Almost half of Toronto condo investors are committing to negative cash flow, according to a CIBC Economics study. One of the city’s most prominent mortgage brokers pointed out, this is a disaster in the making. If you can’t make the deal work at an all-time low for interest rates, when can you make it work? This got me thinking, what’s the likelihood of these investors making money from here, in a best case scenario? Let’s crunch some numbers. It’ll be like the real estate wealth expo, but for people that like math.
About The Investors
Since nearly half of condo investors are cash flow negative, they’re depending on the appreciation to payout. In order to do that, the rise in prices would have to at least cover their cost basis, before producing any profit. CIBC economics provided us with the data on a range of what these investors were paying. It looks like Calum is right, it’s going to be very difficult to make a profit on some of these deals.
Quite a few investors are benefiting from our record low interest rates, but a lot aren’t. The largest bracket of investors, 30.6% of them, are paying between 2.51% and 3.00% in interest. However, 32.3% of investors are paying over 6% – which is practically a biblical amount of interest. Even worse, 16.2% of those investors are paying over 9%. You don’t need a comprehensive risk model in order to assess how risky borrowing at this level is, you really just need to do some napkin math. (okay, maybe some tablecloth math).
About The Calculations
Today we’ll be looking at likely break even points for these investors, but we’ll have to make some estimates to fill the data gap. The price we’re going to be using is the Toronto Real Estate Board (TREB) benchmark condo. This is the price of a “typical” condo on December 2017, which was $490,500. We’ll also factor in the cost of commission at 5%, but we won’t be adding other fees that would also reduce profitability.
Since the interest rate is a bracket, we’ll use the middle of the bracket except for the lowest number, which we’ll use the lowest 5 year fixed we’ve seen (2%). Closing costs for sellers is also a thing, so it’s a good idea to include those when running your own numbers. These are highly variable, so we’ll also exclude these as well. However, you should find a *good* Realtor or mortgage broker to walk your through these numbers. Especially if you’re getting ready to pull the trigger and buy an investment.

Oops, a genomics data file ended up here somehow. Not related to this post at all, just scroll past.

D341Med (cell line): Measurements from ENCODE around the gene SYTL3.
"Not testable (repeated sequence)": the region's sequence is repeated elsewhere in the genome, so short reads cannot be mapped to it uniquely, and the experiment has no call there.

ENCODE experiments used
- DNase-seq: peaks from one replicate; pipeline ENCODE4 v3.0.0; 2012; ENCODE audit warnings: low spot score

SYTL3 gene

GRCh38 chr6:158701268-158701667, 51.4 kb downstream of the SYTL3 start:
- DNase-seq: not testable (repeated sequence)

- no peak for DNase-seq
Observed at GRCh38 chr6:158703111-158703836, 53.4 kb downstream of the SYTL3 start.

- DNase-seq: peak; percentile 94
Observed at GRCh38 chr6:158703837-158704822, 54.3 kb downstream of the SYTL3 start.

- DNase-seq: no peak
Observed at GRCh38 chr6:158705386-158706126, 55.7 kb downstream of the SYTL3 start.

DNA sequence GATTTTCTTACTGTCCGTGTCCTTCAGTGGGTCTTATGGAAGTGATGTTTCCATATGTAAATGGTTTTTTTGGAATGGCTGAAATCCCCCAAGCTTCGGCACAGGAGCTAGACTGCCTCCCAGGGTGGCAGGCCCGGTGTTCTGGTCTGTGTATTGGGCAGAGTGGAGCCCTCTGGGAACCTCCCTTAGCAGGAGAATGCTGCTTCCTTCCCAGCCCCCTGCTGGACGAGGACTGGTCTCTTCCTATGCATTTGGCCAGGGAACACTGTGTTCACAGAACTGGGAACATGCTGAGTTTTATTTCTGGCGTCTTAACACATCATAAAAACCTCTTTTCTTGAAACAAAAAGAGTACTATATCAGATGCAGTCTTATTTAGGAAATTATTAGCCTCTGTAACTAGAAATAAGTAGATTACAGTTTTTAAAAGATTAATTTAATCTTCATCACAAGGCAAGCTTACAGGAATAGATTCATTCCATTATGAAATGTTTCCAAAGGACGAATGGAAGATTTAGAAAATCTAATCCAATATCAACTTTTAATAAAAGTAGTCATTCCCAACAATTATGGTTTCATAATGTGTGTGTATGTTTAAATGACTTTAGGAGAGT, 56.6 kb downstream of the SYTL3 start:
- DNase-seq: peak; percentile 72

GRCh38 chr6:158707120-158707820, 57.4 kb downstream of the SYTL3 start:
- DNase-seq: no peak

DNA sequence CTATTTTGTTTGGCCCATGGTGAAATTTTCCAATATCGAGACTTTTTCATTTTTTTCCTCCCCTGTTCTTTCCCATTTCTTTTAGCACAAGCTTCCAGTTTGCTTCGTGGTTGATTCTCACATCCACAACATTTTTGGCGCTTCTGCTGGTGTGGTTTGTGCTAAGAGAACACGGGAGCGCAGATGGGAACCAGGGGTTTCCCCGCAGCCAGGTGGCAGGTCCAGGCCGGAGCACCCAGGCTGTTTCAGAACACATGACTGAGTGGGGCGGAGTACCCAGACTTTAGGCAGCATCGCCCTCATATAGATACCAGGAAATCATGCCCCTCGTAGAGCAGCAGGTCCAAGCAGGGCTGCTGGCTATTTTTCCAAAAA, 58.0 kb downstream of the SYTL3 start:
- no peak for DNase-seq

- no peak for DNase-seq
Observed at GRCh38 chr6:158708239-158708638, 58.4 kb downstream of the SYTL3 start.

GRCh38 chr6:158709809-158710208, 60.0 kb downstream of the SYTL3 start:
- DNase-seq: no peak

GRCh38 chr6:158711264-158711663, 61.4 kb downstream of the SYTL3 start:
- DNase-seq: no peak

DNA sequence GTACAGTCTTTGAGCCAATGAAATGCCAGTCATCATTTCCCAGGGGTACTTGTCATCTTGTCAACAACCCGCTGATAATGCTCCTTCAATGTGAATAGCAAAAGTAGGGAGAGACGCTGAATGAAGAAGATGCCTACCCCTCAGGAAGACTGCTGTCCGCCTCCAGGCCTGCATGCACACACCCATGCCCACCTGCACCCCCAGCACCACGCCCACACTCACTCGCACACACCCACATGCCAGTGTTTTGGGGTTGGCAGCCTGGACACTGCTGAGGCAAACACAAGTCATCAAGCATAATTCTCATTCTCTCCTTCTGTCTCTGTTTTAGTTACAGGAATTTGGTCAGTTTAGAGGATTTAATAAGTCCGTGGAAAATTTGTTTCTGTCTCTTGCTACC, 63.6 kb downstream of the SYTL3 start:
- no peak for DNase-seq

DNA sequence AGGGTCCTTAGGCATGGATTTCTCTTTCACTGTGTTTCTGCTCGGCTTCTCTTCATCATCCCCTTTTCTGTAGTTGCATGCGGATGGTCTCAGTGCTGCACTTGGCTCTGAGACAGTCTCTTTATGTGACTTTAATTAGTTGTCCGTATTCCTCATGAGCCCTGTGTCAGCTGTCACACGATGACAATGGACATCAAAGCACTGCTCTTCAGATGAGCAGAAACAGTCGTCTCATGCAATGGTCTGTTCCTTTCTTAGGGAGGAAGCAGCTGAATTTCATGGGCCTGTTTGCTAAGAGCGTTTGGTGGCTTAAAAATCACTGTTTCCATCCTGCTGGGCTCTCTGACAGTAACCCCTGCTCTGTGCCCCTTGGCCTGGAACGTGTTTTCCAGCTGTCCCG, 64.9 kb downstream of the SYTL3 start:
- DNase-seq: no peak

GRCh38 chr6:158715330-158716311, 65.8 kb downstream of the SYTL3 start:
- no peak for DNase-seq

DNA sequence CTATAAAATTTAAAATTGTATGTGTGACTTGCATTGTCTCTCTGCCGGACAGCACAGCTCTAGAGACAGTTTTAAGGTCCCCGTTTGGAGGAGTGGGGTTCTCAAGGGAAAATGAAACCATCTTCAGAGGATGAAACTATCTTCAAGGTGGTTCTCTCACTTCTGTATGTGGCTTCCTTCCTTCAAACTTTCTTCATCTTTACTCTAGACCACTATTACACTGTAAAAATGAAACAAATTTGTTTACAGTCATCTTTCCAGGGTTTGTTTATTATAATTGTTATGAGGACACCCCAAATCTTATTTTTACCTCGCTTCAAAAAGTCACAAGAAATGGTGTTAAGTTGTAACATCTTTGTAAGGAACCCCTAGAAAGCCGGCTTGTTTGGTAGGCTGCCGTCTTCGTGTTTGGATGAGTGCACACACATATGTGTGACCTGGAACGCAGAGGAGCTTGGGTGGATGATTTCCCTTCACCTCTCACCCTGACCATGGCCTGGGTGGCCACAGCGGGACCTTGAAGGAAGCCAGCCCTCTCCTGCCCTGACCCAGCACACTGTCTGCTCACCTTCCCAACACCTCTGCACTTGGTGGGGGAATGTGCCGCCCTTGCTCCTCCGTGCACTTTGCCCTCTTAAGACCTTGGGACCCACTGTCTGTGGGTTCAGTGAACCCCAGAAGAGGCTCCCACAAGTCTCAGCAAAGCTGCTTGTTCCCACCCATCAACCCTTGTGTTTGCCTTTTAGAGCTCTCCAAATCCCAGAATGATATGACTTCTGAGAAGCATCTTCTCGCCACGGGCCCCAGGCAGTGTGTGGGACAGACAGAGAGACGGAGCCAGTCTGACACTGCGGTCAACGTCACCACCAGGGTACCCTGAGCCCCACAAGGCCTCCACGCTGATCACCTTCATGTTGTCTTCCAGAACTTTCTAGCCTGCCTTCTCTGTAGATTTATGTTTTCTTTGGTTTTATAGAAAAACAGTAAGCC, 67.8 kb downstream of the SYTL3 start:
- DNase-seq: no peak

Oh yeah, and despite the numbers I’ve presented to the banking industry… more than once, let’s give Realtors the benefit of the doubt. We’ll assume Keynesian economics trumps credit consumption and real estate cycles. In this fictional market, prices only act how how they have been since 2005, as far back as TREB usually provides data for. 😉
One Year Later, You Need Prices To Rise Over 7% To Break Even
Quite a few investors think they can buy a condo for a year, and make a profit. If you’re paying 2% interest, you would need prices to rise 7.03%. At 2.75%, you need a 7.66% increase. 4.5% would need a 9.13% increase. After that, you’re getting into double digit gains required. 7.5% interest, would require an increase of 11.66%. 9%, would require a massive 12.92% increase. If you’re a real estate professional from a non-Canadian market, you’re probably cringing. Let’s see how this compares to our positive biased, historic price increases.
Charting it against historic 12 month returns, we see this is really hard to do – even at the lowest interest rate. At 2%, only 34% of 1 year periods would have gone past breakeven. At 2.75%, that drops to 27%. If you’re paying any more, the ratio drops to less than 1 in 5. Basically, if Toronto’s real estate market was restricted to acting how it has over the past 12 years, you would break even just over a third of the time.
Five Years Later, You Need Prices To Rise Up To 42%
Looking at investors that plan to hold for a 5 year mortgage term, the return required is a huge range. At 2%, you would need a 13.24% increase, which isn’t all that bad. However, at 9% you would need to see a 42.55% return. That’s a really wide gap, but here’s the breakdown of everything between.